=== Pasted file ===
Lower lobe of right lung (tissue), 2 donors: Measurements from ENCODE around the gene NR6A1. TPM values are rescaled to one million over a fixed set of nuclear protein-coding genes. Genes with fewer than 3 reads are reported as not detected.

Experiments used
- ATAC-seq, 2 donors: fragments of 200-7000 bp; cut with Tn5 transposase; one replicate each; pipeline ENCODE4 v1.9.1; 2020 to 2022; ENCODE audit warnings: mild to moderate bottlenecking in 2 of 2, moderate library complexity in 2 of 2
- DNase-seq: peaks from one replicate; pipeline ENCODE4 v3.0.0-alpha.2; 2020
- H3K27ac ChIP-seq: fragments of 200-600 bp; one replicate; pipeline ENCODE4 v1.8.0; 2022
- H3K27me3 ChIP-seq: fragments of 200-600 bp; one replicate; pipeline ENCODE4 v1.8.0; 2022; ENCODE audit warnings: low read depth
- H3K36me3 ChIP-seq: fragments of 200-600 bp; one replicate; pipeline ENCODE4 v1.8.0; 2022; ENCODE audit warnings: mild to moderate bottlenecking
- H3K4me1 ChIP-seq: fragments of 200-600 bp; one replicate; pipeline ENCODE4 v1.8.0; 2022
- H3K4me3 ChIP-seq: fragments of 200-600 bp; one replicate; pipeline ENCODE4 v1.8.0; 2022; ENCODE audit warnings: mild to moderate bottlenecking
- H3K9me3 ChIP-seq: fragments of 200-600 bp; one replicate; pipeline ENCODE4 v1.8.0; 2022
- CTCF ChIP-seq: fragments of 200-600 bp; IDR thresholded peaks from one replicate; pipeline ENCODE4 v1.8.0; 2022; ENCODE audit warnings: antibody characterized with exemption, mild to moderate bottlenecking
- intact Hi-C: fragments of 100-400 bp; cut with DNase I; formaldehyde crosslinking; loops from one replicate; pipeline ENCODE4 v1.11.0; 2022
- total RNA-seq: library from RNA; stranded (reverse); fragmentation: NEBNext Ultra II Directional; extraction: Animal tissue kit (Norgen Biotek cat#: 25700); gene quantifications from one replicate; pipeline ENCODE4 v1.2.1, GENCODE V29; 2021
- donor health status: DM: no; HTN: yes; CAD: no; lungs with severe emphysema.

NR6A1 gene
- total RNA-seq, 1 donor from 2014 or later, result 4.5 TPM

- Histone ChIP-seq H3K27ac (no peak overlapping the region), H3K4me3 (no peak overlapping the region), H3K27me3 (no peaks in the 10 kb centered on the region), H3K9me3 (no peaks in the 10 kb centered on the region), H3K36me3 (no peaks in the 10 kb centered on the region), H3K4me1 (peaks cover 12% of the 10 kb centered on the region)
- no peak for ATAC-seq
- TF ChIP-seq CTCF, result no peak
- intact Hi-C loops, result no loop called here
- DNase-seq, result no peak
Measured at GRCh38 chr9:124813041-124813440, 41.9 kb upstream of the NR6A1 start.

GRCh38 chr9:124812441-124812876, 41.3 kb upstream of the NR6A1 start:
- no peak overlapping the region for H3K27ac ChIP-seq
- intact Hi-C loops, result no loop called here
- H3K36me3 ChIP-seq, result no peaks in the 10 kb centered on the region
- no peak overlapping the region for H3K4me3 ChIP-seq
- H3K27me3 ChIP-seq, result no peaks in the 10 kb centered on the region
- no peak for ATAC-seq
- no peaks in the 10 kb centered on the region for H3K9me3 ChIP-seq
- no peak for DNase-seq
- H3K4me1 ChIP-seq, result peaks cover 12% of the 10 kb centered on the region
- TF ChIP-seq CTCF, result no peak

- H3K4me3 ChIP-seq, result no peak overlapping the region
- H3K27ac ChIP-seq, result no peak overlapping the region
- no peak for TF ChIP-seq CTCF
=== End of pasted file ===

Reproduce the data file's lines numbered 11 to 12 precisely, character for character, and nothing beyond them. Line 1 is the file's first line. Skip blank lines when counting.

- CTCF ChIP-seq: fragments of 200-600 bp; IDR thresholded peaks from one replicate; pipeline ENCODE4 v1.8.0; 2022; ENCODE audit warnings: antibody characterized with exemption, mild to moderate bottlenecking
- intact Hi-C: fragments of 100-400 bp; cut with DNase I; formaldehyde crosslinking; loops from one replicate; pipeline ENCODE4 v1.11.0; 2022